Some time ago I purchased a DivIDE 2k14 interface for my ZX Spectrum +2. This particular incarnation of the popular DivIDE and DivMMC interfaces seemed like a good choice with its Kempston compatible interface (for those games that don't work with the Sinclair interface built into the machine), and of course four flashable firmware slots, so I could easily switch between Fatware and ESXDOS.
The interface is actually advertised as being flashable, which I guess most people would assume means they can update the flash from software.
As it turned out, this was not possible. I really wanted to update the version of Fatware to one that was more suitable to my +2, and I tried all sorts of different flashers to no avail - flashing always failed.
After much pulling of hair, I learned this is because the EEPROM had software data protection enabled.
You select one of the four slots to use by toggling two DIP switches on the DivIDE 2k14. These are part of a common pull-up resistor type circuit, which pulls A14 and A13 low when on.
Because the sequence to disable data protection requires the host to access addresses in two different firmware slots, this is simply not possible on the DivIDE 2k14 using host software alone.
After discovering this in the EEPROM datasheet, I left it at that. It seemed like a lot of hassle for a tiny tweak.
Until about a month ago when the final version 0.8.6 of ESXDOS was released. I wanted to upgrade, so I had to make this work somehow.
- EPROM burner with support for AT28C256 (mine is a cheap eBay special - Stager Electronics G540)
- PLCC32 to DIP28 adapter
- Chip puller
I grabbed my EPROM burner and adapter and fitted it with the EEPROM. I could read the EEPROM just fine, but it didn't look like Z80 code at all, and the total absence of ASCII strings seemed odd.
Okay, more digging and I found out that the original DivIDE has both data and address lines scrambled. I don't know the reason, but perhaps to make PCB layout easier. This is carried over to the DivIDE 2k14 with the same scrambling scheme.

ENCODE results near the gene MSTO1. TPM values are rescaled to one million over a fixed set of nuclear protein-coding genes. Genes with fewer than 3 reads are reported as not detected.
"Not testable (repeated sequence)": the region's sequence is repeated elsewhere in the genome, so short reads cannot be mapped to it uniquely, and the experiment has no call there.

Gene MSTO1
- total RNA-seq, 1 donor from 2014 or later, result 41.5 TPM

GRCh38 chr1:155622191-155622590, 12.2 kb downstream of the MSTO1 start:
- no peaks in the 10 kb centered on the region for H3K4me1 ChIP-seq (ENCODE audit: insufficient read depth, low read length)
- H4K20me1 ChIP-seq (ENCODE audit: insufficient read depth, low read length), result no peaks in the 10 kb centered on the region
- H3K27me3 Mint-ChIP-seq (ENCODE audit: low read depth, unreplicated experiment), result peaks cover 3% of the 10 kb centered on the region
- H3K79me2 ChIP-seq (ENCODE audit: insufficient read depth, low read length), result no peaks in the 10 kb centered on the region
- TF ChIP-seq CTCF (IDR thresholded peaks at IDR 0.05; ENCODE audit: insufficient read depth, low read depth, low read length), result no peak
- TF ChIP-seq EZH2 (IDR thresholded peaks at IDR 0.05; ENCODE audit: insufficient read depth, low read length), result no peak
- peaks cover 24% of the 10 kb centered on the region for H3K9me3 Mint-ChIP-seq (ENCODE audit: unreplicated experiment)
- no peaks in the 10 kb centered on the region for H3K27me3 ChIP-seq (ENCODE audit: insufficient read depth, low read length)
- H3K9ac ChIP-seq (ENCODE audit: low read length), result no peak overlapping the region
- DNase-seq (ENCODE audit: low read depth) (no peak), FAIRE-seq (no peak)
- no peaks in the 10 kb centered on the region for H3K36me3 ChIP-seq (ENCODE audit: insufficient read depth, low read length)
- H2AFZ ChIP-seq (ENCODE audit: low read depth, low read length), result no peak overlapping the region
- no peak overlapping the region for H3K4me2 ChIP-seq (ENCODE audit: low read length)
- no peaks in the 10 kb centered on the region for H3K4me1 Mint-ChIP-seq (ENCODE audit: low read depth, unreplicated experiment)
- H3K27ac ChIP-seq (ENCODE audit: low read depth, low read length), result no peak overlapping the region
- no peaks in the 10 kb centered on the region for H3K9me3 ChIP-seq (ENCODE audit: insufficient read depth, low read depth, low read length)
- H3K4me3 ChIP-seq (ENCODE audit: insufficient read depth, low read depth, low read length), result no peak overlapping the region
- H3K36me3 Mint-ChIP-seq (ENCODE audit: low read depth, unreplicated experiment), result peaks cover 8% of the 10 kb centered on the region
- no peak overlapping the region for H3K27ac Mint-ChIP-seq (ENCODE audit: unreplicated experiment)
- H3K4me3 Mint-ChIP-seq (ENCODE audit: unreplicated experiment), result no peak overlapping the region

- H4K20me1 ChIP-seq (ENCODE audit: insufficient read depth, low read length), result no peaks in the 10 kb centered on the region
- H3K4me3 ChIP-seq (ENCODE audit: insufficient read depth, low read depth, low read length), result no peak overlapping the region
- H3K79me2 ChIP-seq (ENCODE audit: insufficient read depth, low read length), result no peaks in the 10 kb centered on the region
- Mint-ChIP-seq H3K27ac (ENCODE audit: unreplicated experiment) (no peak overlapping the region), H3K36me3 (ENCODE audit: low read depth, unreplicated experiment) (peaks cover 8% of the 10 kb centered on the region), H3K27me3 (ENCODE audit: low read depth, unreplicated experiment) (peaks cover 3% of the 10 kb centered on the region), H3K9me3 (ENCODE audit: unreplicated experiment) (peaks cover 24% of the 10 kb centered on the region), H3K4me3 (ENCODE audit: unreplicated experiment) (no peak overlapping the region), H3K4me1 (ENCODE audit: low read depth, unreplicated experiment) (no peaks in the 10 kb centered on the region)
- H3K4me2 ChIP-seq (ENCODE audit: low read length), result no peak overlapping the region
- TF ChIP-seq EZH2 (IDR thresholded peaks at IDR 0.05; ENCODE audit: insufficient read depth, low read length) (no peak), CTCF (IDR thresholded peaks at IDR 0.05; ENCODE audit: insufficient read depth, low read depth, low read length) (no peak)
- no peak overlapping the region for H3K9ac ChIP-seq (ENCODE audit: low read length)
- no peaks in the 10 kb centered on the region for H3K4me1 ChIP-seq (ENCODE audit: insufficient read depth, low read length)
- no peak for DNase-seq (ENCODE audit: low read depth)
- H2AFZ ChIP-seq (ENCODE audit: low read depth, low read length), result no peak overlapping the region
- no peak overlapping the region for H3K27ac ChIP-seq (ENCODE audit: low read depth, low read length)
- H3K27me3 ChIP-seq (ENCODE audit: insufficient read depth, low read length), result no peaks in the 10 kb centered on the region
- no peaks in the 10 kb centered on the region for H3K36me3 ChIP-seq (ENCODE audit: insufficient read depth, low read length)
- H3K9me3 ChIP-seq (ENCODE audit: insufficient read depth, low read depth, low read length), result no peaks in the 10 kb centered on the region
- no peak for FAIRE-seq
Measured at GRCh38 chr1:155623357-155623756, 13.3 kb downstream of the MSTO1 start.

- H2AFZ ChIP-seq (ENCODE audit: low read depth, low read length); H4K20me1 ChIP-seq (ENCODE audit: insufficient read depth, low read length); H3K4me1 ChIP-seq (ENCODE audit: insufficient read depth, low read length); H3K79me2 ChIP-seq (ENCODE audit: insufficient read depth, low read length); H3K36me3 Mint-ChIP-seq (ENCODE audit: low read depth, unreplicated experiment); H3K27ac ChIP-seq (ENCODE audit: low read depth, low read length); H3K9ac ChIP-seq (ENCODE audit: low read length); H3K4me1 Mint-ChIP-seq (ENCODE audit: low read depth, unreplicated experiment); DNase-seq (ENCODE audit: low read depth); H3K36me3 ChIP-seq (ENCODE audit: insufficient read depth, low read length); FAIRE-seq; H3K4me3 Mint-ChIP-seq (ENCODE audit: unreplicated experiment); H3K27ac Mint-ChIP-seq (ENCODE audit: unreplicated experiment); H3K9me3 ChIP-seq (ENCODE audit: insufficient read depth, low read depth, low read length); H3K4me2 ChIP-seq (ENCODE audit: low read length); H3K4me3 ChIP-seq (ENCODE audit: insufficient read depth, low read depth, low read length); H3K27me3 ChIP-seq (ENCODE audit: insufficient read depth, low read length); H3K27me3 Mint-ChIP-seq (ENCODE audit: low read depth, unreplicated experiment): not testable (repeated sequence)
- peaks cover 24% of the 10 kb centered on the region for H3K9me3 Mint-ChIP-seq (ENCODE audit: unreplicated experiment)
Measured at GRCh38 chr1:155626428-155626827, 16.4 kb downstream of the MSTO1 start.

To scramble (convert a .BIN to .RAW) and unscramble (.RAW to .BIN), you need an ancient tool called Zilogator's Permutor. Unfortunately this tool is written in assembly language for real mode MS-DOS, so good luck running that on a modern OS. A more modern version written in portable C exists as part of this collection of ZX Spectrum releated utilities.
After locating the permutor tool, I was able to unscramble the four slots and verify I had read the chip correctly.
The layout of the firmware slots is:
$0000 - Fatware
$2000 - ESXDOS
$4000 - Demfir
$6000 - ROM TEST
Okay, so I grabbed the new versions of Fatware and ESXDOS, and ran them through the permutor tool.
In my burner program, I simply read the chip to the program's internal buffer, and loaded the two new scrambled images into location $0000 and $2000 respectively.
I then burned the EEPROM and put it back into the DivIDE 2k14. Updated the CF Card with new ESXDOS binaries and turned on the power, while crossing my fingers - and it worked.
So there you have it. If you need to update your DivIDE 2k14, you may have to jump through the same hoops as me.
If you have the option to leave the software write protection off, you might be able to update using a .TAP file on the Spectrum next time, although I haven't tried. I have my burner and it seems like the safer option, now I know what the required steps are.